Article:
As cannabis has continued to legalize over the last several years, overall widespread acceptance of the plant has grown tremendously. Not only is cannabis accepted recreationally in most circles, but medically as well, particularly for chronic pain relief. Just how common is this acceptance?
A new study commissioned by Johns Hopkins School of Public Health indicated that cannabis is now so well accepted that 31 percent of chronic pain sufferers have tried cannabis for pain relief.
In the same study, more than half the adults who used cannabis for chronic pain management reported that cannabis helped them lessen their usage of prescription opioids, other prescription medications, and over-the-counter meds in general.
How does cannabis work to reduce chronic pain? When we consume THC and CBD, the cannabinoids interact with the receptors in our endocannabinoid system to help decrease swelling. CBD also increases the anandamide in our system – our natural cannabinoid that reduces inflammation – by blocking the enzyme that breaks anandamide down.
This theory is consistent with findings that Medicare prescriptions for opiates are lower in states in which medical cannabis is legal – a trend that is expected to continue. These findings are even stronger in states with a robust dispensary network, also associated with reductions in hydrocodone and morphine prescriptions.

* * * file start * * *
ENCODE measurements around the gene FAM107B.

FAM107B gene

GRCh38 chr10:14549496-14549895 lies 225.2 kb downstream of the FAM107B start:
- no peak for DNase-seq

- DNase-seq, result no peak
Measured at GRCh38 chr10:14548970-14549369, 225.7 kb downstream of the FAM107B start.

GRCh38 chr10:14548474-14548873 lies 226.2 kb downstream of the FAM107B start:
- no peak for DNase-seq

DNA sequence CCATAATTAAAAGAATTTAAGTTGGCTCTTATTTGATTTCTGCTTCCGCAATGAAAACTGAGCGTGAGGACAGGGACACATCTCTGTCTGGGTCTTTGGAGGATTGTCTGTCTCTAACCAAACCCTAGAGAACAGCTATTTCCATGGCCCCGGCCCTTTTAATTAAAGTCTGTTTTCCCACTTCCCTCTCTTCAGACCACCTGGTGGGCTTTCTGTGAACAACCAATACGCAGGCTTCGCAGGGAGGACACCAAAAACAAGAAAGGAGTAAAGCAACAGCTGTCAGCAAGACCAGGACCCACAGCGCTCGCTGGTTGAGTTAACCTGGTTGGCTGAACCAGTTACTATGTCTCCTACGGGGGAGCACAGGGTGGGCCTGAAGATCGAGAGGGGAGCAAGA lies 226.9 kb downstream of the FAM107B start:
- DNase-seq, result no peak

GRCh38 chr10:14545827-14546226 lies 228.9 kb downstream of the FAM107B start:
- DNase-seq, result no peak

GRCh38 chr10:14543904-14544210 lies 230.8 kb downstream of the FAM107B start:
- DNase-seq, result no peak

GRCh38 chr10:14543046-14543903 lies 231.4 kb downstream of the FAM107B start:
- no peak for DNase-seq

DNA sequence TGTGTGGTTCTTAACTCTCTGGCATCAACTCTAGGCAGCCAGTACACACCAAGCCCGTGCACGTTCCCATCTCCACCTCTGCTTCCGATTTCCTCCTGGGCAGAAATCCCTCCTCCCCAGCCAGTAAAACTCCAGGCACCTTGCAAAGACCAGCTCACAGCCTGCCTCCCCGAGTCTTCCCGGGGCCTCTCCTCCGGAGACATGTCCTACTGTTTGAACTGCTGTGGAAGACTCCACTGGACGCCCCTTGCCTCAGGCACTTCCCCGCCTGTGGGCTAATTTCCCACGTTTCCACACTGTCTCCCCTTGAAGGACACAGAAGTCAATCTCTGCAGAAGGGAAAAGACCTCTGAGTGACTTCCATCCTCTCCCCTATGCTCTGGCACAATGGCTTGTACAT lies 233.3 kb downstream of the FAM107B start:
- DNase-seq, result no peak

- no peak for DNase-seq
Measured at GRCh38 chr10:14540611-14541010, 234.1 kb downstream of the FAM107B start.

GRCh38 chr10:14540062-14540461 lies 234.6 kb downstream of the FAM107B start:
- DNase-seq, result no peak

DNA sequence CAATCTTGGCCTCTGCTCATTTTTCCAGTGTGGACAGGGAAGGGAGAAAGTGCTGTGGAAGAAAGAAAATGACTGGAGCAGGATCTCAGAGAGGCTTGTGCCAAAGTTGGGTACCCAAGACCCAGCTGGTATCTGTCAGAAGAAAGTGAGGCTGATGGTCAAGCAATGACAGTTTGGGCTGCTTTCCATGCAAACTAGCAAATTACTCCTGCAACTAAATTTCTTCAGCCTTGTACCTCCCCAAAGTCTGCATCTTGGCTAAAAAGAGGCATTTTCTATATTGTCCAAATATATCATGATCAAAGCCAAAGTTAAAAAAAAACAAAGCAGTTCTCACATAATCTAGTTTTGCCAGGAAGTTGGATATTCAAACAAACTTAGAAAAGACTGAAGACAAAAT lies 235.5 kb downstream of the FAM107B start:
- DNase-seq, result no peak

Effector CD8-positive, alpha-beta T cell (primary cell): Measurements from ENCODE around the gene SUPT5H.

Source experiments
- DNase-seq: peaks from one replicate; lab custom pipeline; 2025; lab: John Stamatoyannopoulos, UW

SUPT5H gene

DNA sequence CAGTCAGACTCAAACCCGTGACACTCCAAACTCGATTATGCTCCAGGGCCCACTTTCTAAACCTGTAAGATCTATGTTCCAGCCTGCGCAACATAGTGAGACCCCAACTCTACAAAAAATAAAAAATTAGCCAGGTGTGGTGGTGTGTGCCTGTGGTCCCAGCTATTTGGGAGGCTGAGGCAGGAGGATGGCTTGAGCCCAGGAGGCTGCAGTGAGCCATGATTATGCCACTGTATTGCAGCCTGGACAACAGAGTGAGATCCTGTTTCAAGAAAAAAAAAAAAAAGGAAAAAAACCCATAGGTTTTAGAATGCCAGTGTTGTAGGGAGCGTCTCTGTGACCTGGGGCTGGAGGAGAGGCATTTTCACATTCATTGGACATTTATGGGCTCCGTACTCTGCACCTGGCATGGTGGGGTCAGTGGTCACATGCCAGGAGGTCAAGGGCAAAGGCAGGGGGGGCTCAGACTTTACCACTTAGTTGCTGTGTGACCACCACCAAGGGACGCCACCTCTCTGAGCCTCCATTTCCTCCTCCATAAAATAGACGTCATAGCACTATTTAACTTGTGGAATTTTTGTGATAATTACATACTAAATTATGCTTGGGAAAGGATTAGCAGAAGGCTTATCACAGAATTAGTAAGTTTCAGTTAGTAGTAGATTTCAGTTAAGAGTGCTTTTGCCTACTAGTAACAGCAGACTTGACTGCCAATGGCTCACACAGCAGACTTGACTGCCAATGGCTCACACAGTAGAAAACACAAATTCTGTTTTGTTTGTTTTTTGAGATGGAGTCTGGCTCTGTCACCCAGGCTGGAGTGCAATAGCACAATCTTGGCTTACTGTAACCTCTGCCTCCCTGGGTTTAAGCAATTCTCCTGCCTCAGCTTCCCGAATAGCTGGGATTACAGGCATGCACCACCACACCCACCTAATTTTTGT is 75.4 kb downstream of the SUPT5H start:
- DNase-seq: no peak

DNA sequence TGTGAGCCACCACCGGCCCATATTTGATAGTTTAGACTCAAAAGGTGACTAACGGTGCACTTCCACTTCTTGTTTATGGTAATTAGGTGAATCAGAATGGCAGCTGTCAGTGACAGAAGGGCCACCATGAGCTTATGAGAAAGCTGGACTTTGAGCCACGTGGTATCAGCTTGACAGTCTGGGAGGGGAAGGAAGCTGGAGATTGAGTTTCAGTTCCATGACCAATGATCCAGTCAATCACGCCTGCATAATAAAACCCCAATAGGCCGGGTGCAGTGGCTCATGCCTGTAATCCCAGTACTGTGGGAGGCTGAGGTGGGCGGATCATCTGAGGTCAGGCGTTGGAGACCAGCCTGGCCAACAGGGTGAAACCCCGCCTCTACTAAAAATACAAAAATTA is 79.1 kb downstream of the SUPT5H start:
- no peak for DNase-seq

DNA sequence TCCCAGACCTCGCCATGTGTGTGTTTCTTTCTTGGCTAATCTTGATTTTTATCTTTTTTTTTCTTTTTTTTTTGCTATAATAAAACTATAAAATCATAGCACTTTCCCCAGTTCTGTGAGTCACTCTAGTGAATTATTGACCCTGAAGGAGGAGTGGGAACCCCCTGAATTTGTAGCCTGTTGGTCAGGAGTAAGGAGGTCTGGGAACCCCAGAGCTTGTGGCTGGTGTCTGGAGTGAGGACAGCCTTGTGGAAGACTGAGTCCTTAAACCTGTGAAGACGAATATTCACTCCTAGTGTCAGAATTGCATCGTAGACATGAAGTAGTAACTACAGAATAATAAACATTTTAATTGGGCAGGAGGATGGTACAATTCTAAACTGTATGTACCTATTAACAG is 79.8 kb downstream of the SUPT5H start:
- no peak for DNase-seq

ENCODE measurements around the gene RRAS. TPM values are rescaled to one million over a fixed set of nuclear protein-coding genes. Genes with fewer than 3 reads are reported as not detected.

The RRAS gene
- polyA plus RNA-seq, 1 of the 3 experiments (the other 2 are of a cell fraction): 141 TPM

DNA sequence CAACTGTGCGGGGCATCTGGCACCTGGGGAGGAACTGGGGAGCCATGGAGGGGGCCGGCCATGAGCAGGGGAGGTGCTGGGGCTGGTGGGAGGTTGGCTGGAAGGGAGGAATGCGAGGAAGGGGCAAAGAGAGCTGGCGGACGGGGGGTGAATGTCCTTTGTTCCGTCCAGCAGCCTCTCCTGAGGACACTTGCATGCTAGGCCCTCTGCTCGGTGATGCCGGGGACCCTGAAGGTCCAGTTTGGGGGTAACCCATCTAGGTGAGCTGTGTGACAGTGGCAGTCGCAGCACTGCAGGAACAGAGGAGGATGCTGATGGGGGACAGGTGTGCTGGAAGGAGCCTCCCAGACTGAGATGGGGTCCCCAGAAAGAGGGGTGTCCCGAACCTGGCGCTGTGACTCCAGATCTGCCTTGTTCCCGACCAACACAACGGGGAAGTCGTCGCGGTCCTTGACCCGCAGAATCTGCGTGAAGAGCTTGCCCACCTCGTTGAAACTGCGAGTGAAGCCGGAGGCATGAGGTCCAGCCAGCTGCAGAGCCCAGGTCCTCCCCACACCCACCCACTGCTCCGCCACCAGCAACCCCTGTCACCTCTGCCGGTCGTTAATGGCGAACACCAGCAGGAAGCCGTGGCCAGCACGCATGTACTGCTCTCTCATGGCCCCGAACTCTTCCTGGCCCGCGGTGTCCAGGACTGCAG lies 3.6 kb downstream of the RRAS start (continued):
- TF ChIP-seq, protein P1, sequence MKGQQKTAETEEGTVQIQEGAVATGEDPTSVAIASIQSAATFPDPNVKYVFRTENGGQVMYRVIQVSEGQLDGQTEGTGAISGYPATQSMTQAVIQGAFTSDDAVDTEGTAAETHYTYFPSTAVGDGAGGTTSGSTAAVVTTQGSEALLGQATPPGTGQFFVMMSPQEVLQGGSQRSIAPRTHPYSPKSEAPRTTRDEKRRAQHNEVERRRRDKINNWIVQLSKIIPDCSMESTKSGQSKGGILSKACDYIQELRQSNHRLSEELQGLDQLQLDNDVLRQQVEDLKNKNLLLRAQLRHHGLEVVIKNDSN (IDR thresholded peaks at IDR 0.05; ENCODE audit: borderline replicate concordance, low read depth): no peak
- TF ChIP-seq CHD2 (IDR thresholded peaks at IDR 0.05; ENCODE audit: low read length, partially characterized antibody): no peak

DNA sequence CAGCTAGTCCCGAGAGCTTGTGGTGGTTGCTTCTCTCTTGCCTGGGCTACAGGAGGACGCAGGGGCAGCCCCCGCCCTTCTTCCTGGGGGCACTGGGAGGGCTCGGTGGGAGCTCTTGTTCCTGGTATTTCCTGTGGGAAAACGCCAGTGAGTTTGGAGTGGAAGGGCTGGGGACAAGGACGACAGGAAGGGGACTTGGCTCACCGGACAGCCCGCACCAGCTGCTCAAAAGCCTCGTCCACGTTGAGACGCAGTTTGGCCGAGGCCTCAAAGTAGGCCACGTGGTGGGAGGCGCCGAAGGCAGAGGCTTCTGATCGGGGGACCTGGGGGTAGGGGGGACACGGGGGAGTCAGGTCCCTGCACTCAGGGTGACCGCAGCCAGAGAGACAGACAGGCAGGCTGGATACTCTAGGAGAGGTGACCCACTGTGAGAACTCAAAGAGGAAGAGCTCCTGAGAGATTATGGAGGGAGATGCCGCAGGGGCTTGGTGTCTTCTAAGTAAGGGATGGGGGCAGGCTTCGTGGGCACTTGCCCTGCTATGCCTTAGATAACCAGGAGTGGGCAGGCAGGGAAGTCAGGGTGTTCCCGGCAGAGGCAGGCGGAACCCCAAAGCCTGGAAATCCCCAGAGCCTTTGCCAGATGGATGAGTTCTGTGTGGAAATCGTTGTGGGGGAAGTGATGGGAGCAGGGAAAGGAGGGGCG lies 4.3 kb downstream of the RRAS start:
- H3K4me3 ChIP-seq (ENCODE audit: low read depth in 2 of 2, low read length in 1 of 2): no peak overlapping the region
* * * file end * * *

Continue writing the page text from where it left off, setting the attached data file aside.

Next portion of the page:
Several studies have also concluded that there is substantial evidence indicating that both THC and CBD reduce pain and inflammation, especially if the two are used together.
Over time, the science community will determine methods of increasing the effectiveness of cannabis as a pain reliever, while decreasing any associated side effects. And as cannabis continues to gain mainstream acceptance, consumers will eventually not care nor worry about their favorite pain relief solution having originated from weed.
Sources: Jama Network, Norml, National Library of Medicine, Jama Network, Psychology Today